The levy is expected to raise €80m annually and will be applied from 3 April 2023 at a rate of 10%.

Mr O'Brien said he expects the levy would contribute not just to the Mica scheme but also to the pyrite scheme which has been running since 2012.

Asking about the impact of the concrete levy on building costs, Mr O'Brien said some of the estimates he's seen from the Department of Finance showed the increase would be small "in the region of 0.4%".

However, Tom Parlon of the Construction Industry Federation described the levy as "a major shock" adding that the levy could add up to €3,000 to the cost of building a house.

"Immediately we're increasing that cost in a situation where we have extraordinary inflation," said Mr Parlon.

"This is going to challenge the viability of housing and of other construction projects," he added.

€1.7bn to be allocated to the Department of Housing

€1.7bn will be allocated to the Department of Housing in 2023, the Minister for Public Expenditure said today, which he said would deliver the social housing new build target of over 9,000 homes.

"I am announcing a €99m increase in funding for existing schemes, including the Social Housing Current Expenditure Programme which will support nearly 6,500 additional new social housing units, through Approved Housing Bodies new build delivery and leases," Michael McGrath said.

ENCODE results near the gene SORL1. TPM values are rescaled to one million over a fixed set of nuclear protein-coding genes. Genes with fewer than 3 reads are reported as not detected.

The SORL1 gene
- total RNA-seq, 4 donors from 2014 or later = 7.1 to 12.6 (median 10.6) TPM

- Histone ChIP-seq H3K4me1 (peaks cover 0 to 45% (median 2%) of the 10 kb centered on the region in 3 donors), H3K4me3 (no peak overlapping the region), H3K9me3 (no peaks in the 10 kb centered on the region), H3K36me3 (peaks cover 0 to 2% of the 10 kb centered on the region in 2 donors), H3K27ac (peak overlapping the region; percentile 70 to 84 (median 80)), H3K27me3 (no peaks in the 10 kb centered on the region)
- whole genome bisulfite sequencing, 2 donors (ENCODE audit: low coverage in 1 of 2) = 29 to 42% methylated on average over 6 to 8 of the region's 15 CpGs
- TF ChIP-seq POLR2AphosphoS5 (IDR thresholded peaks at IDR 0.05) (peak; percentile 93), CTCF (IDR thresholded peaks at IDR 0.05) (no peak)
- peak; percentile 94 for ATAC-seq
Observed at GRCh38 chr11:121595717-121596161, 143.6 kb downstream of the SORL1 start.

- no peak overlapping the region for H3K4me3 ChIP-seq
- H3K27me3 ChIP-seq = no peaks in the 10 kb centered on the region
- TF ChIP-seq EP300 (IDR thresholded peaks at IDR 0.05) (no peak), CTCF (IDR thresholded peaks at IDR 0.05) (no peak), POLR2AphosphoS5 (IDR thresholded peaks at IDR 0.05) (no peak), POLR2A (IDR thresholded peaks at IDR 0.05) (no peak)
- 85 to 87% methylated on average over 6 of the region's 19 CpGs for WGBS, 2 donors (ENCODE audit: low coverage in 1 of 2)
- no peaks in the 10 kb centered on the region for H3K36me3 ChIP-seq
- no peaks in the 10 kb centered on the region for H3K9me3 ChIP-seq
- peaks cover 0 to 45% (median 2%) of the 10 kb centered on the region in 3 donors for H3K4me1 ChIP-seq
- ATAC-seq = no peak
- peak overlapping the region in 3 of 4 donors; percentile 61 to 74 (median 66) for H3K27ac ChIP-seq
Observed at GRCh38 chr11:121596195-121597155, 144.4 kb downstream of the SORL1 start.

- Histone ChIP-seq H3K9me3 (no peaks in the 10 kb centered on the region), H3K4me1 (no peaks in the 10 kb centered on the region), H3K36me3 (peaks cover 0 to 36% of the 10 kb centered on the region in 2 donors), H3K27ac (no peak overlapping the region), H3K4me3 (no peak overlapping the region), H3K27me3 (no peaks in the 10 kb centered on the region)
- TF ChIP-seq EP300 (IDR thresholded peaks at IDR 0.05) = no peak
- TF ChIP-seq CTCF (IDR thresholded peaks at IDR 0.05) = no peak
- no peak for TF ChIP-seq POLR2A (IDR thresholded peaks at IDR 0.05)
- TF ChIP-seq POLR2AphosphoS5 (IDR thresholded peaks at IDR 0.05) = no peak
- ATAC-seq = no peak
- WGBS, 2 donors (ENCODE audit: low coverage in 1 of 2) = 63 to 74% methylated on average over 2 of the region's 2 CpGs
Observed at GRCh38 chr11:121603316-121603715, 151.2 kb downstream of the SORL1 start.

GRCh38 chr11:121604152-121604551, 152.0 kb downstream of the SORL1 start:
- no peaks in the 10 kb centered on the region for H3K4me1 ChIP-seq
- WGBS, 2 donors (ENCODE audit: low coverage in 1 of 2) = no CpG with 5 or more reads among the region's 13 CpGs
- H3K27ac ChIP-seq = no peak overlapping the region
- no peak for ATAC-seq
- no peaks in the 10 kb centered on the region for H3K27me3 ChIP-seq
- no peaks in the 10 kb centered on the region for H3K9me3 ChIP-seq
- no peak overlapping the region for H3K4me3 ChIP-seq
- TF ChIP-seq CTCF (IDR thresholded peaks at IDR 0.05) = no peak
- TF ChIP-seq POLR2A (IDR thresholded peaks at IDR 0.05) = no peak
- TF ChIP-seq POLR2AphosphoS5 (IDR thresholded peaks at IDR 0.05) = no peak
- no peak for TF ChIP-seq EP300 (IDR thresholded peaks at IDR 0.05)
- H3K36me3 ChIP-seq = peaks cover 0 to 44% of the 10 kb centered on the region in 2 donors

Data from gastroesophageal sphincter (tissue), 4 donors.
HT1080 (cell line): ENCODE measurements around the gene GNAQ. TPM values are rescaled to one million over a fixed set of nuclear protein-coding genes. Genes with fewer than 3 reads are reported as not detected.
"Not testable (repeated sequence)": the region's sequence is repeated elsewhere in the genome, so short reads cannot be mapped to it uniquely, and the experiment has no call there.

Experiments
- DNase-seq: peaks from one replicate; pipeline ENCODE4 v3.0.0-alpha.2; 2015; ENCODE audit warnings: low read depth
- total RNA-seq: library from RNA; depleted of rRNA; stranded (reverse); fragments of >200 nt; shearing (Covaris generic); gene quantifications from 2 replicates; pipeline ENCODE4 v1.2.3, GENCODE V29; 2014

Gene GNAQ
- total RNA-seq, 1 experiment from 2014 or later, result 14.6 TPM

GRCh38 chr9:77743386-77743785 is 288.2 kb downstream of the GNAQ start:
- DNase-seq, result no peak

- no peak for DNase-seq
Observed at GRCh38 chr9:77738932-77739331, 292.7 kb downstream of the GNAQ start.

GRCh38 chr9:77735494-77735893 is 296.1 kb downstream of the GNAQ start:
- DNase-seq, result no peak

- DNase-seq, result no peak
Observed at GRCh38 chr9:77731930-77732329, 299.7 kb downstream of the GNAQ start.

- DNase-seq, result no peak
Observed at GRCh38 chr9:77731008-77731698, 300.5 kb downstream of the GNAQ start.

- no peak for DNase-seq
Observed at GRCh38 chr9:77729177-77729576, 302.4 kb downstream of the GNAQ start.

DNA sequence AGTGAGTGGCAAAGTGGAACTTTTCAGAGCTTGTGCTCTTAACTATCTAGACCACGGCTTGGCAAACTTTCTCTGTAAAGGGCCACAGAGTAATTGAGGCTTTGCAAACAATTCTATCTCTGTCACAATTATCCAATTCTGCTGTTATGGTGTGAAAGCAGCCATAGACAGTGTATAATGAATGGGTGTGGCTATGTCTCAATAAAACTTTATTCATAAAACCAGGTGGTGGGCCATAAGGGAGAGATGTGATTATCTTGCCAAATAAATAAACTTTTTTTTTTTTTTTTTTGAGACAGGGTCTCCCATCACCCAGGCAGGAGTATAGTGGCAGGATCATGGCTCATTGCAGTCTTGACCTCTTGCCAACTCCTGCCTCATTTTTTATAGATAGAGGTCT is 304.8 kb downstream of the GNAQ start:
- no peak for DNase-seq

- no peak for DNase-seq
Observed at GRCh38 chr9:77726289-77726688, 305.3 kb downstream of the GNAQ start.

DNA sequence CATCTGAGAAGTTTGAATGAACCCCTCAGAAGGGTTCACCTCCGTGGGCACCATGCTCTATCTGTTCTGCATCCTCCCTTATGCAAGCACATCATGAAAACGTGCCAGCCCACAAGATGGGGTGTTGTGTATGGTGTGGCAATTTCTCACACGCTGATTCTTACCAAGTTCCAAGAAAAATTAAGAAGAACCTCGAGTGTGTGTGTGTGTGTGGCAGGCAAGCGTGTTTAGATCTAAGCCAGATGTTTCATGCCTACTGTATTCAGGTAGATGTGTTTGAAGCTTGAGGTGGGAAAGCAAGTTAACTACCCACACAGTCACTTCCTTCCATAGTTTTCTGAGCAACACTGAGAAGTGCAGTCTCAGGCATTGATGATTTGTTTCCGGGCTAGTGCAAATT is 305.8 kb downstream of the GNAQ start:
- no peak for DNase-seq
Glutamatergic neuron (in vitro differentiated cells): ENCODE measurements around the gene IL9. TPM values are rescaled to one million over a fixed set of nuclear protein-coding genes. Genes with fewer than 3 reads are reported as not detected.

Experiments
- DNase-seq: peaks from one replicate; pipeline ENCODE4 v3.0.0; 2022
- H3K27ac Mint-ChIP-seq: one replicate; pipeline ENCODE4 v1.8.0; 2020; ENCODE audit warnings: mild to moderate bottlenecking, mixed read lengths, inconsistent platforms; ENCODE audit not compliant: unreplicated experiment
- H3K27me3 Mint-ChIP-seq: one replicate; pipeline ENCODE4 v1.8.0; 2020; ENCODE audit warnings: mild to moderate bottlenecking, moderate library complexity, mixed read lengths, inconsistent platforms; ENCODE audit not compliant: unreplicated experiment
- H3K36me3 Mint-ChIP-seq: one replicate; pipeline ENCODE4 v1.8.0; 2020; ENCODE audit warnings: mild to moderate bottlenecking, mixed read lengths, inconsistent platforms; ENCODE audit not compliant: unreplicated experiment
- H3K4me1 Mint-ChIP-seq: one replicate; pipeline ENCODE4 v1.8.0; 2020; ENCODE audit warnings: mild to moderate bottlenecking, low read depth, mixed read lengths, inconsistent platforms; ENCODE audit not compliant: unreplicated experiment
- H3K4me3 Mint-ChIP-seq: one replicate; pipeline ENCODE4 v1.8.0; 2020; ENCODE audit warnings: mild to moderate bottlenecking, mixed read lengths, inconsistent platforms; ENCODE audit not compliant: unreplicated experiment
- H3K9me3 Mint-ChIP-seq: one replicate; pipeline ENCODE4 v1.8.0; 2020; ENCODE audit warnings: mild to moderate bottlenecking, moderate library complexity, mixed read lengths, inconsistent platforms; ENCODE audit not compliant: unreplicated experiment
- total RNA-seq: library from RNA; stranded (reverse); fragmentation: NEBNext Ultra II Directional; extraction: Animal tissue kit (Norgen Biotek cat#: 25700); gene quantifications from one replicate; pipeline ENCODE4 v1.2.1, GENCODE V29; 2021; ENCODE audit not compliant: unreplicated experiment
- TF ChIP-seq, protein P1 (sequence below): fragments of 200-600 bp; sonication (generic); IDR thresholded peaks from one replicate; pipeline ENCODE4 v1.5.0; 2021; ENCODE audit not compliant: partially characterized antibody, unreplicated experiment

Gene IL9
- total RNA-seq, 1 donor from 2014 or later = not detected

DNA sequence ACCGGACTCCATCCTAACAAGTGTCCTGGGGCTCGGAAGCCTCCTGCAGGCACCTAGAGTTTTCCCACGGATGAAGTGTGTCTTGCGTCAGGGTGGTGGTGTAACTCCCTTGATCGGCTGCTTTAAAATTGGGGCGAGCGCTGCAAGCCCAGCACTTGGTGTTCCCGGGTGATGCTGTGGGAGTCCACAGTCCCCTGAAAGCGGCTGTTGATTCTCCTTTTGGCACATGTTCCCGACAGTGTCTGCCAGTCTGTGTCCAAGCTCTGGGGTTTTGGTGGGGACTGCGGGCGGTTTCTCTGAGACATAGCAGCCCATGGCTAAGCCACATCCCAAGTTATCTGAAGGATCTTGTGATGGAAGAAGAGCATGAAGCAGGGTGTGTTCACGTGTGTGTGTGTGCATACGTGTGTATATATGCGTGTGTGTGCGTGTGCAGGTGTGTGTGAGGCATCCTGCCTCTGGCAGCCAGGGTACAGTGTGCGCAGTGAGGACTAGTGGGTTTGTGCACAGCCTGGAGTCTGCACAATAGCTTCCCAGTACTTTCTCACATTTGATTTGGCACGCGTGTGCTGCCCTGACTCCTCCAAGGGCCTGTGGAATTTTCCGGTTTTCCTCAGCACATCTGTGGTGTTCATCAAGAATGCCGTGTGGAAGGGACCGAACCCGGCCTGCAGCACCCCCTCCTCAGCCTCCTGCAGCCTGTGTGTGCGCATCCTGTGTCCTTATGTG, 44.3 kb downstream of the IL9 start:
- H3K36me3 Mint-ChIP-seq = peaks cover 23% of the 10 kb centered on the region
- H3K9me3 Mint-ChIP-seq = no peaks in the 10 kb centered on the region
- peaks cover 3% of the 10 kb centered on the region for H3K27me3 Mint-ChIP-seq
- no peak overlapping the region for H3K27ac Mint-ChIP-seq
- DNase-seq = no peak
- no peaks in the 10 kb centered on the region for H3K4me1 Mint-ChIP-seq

€215m will be allocated in 2023 to three key affordable schemes; the Local Authority affordable purchase scheme, the AHB Cost rental scheme and the national First Home Shared Equity scheme.

That represents an increase of €40m.

"Alongside LDA delivery, these schemes will support the provision of over 5,000 affordable homes next year," the Minister told the Dáil.

A further €215m will be allocated to homelessness services, representing a €21m increase in the provision.

€87m is to be allocated to the retrofitting of social housing in 2023.

€61m is being allocated to schemes to tackle vacancy and promote regeneration in urban areas by addressing vacant social homes and funding.

Funding for residential retrofitting

€337m is to be made available next year to go towards grants for energy efficiency, the Minister for Public Expenditure also said today.

Michael McGrath said the allocation would fund over 37,000 home energy upgrades including households in, or at risk of, energy poverty through the Warmer Homes Scheme.

"This is the highest funding ever commitment to energy efficiency," the Minister told the Dáil in his Budget speech.

Alongside the grant supports that will be available, funding will also be provided to support the introduction of a new low-cost loan scheme for residential retrofit.